Pitching Distance - LL


#1

When throwing BP to my son (11U, 5’7", 145 lbs), 46.5’ feels to close for safety. I feel like any pitch in the hitting zone will be driven back through the box (which happens all the time), smashes off my temple (happened once) and ricottes into the 1st base duugout, leaving me blanked out on the ground at the mound (doesn’t feel good, either). So, I land every pitch with my glove protecting my face. To me, it’s not safe pitching at LL distance.

Assuming his growth pattern remains constant for the next year, he’ll be 5’10" and 155/160 lbs hitting line drives back to the pitcher standing 46.5’ away.

My feeling is the mound for youth pitching should be moved back to 50’ for the pitcher’s safety. I know I have fear of being knocked out when I’m pitching at 46.5’.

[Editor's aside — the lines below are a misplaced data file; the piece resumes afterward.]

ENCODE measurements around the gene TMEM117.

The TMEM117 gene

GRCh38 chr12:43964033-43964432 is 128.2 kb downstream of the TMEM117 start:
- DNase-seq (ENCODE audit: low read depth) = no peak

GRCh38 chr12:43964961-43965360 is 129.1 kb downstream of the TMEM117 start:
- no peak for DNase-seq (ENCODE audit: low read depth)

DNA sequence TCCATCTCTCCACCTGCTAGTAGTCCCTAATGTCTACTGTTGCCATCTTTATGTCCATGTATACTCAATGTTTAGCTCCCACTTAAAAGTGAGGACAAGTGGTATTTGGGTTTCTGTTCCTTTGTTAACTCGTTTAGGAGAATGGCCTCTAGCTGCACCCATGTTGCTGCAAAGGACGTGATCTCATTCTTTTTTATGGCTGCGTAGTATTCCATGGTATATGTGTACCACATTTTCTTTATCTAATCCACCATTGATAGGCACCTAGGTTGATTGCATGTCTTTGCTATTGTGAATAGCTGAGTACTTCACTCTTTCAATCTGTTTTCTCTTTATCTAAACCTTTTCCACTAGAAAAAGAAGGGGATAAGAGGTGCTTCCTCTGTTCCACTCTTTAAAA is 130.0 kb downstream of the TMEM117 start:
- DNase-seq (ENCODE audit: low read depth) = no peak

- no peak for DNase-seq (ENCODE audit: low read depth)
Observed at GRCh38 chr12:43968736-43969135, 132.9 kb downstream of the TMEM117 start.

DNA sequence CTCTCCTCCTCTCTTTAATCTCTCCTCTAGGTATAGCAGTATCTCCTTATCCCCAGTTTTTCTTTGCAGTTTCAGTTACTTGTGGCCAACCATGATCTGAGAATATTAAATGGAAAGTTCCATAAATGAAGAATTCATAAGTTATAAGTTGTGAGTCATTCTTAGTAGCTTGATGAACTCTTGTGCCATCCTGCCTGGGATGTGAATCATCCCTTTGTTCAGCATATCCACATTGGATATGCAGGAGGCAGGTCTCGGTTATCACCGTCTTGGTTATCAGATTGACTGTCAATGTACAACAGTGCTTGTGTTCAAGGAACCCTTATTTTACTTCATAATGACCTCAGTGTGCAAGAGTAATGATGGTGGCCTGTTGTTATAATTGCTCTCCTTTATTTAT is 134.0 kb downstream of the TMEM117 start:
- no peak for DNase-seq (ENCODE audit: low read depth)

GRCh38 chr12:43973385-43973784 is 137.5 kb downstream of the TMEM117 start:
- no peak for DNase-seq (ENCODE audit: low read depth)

Anyone else have these fears?


#2

Get a L screen. In throwing BP, you are still at risk even at 60 feet. With a L screen, you can still throw from 45 feet safely. At that distance, the kids reflexes still have to be quick. At 60 feet, there is no way I could throw hard enough to help my son with his hitting.


#3

[quote=“West2East”]When throwing BP to my son (11U, 5’7", 145 lbs), 46.5’ feels to close for safety. I feel like any pitch in the hitting zone will be driven back through the box (which happens all the time), smashes off my temple (happened once) and ricottes into the 1st base duugout, leaving me blanked out on the ground at the mound (doesn’t feel good, either). So, I land every pitch with my glove protecting my face. To me, it’s not safe pitching at LL distance.

Assuming his growth pattern remains constant for the next year, he’ll be 5’10" and 155/160 lbs hitting line drives back to the pitcher standing 46.5’ away.

My feeling is the mound for youth pitching should be moved back to 50’ for the pitcher’s safety. I know I have fear of being knocked out when I’m pitching at 46.5’.